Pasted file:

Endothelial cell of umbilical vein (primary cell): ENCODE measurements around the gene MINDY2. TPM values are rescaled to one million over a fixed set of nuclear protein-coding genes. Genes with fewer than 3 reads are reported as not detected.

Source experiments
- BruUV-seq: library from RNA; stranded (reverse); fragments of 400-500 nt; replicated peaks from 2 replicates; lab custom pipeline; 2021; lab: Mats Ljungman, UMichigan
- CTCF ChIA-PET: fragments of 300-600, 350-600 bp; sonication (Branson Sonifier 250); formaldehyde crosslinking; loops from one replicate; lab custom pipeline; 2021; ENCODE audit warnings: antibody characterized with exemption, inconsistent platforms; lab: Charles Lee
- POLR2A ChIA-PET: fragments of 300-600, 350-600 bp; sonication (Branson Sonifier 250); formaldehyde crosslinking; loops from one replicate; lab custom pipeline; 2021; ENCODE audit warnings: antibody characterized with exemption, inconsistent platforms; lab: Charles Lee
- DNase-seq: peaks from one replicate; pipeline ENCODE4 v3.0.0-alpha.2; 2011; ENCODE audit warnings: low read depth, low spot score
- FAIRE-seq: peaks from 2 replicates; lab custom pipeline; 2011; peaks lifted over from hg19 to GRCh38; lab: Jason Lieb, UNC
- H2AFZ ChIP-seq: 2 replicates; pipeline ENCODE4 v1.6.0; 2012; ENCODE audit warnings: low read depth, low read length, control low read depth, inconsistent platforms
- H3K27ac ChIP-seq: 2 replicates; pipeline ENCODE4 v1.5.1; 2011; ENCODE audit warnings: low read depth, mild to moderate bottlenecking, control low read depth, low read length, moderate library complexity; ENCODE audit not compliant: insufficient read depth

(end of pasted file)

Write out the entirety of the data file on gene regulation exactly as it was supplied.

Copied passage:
Endothelial cell of umbilical vein (primary cell): ENCODE measurements around the gene MINDY2. TPM values are rescaled to one million over a fixed set of nuclear protein-coding genes. Genes with fewer than 3 reads are reported as not detected.

Source experiments
- BruUV-seq: library from RNA; stranded (reverse); fragments of 400-500 nt; replicated peaks from 2 replicates; lab custom pipeline; 2021; lab: Mats Ljungman, UMichigan
- CTCF ChIA-PET: fragments of 300-600, 350-600 bp; sonication (Branson Sonifier 250); formaldehyde crosslinking; loops from one replicate; lab custom pipeline; 2021; ENCODE audit warnings: antibody characterized with exemption, inconsistent platforms; lab: Charles Lee
- POLR2A ChIA-PET: fragments of 300-600, 350-600 bp; sonication (Branson Sonifier 250); formaldehyde crosslinking; loops from one replicate; lab custom pipeline; 2021; ENCODE audit warnings: antibody characterized with exemption, inconsistent platforms; lab: Charles Lee
- DNase-seq: peaks from one replicate; pipeline ENCODE4 v3.0.0-alpha.2; 2011; ENCODE audit warnings: low read depth, low spot score
- FAIRE-seq: peaks from 2 replicates; lab custom pipeline; 2011; peaks lifted over from hg19 to GRCh38; lab: Jason Lieb, UNC
- H2AFZ ChIP-seq: 2 replicates; pipeline ENCODE4 v1.6.0; 2012; ENCODE audit warnings: low read depth, low read length, control low read depth, inconsistent platforms
- H3K27ac ChIP-seq: 2 replicates; pipeline ENCODE4 v1.5.1; 2011; ENCODE audit warnings: low read depth, mild to moderate bottlenecking, control low read depth, low read length, moderate library complexity; ENCODE audit not compliant: insufficient read depth